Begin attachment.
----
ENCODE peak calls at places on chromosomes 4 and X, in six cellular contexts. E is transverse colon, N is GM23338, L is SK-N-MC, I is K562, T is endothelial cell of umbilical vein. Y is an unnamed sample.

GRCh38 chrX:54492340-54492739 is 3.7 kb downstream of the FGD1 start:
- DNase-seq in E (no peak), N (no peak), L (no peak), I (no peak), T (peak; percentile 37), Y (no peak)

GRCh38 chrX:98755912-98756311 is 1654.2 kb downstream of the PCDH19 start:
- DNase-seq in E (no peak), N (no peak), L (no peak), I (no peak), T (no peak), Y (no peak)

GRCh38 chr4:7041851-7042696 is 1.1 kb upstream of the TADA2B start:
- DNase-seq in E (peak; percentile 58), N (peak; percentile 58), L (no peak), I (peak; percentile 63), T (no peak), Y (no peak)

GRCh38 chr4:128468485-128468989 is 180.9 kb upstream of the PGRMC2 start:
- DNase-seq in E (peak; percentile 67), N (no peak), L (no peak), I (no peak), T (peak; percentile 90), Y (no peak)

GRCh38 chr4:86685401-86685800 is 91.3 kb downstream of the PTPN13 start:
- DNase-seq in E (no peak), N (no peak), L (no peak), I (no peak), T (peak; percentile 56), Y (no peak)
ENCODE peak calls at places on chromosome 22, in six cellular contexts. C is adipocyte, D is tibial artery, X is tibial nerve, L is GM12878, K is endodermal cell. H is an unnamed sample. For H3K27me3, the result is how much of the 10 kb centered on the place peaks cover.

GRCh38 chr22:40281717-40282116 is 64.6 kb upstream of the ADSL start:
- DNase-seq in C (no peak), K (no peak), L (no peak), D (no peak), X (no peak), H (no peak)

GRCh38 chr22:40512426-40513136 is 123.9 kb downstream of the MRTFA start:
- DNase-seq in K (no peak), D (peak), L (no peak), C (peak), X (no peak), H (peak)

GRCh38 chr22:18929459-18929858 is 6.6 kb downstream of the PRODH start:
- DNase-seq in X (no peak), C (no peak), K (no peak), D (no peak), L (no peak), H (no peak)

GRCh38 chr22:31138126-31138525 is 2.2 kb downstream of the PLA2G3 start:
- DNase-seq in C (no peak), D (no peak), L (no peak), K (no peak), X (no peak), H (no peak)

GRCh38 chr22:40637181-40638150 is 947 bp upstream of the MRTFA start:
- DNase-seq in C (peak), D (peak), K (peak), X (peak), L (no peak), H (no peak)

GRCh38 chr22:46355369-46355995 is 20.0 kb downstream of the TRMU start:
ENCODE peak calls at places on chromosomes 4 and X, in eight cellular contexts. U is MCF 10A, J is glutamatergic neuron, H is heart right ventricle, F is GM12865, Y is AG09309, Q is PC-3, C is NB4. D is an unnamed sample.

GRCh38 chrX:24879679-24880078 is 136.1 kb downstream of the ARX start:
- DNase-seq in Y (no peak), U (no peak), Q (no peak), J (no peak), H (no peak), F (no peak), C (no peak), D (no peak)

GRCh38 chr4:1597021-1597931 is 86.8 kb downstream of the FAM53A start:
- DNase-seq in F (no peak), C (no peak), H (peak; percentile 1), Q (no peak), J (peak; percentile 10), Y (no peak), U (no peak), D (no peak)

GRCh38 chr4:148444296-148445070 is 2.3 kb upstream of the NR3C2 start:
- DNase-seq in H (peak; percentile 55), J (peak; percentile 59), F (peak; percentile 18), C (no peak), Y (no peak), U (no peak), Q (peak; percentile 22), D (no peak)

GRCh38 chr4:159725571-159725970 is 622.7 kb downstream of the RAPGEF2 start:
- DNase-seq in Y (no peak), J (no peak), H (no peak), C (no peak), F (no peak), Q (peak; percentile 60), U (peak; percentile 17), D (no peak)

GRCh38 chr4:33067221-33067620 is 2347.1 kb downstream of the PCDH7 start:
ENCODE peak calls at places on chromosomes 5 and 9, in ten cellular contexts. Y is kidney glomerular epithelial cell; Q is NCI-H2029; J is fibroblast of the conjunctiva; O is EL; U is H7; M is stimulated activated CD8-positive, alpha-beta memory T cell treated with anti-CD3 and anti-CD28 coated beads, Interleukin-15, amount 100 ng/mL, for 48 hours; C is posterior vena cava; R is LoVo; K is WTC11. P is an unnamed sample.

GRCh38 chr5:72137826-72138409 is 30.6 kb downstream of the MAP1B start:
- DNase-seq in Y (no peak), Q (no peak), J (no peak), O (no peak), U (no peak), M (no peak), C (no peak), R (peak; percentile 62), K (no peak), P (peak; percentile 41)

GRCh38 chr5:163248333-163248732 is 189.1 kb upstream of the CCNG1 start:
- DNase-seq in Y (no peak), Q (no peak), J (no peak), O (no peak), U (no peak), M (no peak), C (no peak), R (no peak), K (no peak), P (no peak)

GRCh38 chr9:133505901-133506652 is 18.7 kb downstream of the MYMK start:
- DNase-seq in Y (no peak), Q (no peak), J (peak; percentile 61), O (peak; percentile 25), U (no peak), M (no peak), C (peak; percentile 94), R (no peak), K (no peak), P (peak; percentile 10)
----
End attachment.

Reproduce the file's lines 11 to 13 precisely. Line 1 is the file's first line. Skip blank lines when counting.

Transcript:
- DNase-seq in E (no peak), N (no peak), L (no peak), I (no peak), T (peak; percentile 56), Y (no peak)
ENCODE peak calls at places on chromosome 22, in six cellular contexts. C is adipocyte, D is tibial artery, X is tibial nerve, L is GM12878, K is endodermal cell. H is an unnamed sample. For H3K27me3, the result is how much of the 10 kb centered on the place peaks cover.

GRCh38 chr22:40281717-40282116 is 64.6 kb upstream of the ADSL start: